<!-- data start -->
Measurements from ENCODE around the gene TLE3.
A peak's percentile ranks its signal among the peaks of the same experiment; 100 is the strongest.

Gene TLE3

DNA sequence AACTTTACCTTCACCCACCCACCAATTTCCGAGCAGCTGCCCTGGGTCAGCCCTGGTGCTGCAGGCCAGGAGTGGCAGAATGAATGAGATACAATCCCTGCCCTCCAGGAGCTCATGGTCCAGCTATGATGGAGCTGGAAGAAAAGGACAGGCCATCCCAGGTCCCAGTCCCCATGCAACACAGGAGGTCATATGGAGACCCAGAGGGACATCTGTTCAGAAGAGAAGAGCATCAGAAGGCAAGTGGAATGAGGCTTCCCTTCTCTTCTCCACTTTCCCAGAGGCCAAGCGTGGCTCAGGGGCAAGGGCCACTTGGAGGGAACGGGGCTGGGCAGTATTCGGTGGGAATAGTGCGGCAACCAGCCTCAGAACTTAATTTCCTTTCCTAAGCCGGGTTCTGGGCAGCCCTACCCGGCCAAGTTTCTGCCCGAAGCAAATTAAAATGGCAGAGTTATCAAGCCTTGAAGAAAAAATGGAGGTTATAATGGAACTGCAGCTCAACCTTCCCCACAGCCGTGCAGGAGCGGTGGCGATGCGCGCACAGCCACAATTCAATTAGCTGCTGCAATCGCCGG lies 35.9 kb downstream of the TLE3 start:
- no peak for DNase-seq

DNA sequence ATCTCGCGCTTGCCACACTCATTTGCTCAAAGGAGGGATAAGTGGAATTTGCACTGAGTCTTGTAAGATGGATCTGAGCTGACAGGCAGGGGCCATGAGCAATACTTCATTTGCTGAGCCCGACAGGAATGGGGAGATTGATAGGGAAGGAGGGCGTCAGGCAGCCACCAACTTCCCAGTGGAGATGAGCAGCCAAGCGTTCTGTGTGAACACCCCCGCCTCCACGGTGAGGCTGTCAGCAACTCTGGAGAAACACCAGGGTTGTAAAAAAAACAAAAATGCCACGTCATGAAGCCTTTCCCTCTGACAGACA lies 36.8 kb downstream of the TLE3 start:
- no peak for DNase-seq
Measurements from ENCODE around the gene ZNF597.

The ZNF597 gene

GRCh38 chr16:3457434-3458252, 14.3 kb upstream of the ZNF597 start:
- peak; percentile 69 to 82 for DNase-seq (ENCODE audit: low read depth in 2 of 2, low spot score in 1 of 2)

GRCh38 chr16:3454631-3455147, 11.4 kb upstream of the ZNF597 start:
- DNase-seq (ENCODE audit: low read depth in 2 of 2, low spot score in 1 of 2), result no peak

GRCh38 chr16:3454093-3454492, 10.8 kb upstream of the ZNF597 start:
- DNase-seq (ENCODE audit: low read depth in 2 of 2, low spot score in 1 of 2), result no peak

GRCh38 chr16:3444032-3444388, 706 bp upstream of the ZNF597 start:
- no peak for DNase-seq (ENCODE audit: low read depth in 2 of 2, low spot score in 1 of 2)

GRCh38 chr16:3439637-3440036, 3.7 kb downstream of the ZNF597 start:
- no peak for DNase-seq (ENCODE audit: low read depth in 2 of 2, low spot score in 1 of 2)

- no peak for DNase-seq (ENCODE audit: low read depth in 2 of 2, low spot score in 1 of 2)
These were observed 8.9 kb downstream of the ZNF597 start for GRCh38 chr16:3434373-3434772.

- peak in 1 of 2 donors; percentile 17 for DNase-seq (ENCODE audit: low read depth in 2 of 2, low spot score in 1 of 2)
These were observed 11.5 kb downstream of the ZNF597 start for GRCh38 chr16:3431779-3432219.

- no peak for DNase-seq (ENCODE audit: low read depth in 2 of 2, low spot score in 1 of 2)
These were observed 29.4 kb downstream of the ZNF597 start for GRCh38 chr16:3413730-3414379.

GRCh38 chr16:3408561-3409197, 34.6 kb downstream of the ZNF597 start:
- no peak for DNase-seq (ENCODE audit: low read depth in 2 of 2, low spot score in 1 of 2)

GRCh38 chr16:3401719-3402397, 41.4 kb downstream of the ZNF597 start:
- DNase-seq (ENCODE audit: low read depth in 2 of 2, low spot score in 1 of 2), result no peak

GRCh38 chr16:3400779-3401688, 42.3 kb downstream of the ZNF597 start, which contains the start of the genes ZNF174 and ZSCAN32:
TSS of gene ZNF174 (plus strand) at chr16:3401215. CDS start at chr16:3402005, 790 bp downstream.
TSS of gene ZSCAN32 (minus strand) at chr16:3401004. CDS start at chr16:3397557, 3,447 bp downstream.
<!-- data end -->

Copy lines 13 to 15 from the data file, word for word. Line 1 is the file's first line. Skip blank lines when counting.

- DNase-seq (ENCODE audit: low read depth in 2 of 2, low spot score in 1 of 2), result no peak

GRCh38 chr16:3454093-3454492, 10.8 kb upstream of the ZNF597 start:
- DNase-seq (ENCODE audit: low read depth in 2 of 2, low spot score in 1 of 2), result no peak